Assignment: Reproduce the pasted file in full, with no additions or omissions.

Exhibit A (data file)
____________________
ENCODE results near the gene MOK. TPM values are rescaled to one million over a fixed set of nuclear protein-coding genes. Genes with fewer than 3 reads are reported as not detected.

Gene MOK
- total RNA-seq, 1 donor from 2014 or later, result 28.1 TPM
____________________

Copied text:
ENCODE results near the gene MOK. TPM values are rescaled to one million over a fixed set of nuclear protein-coding genes. Genes with fewer than 3 reads are reported as not detected.

Gene MOK
- total RNA-seq, 1 donor from 2014 or later, result 28.1 TPM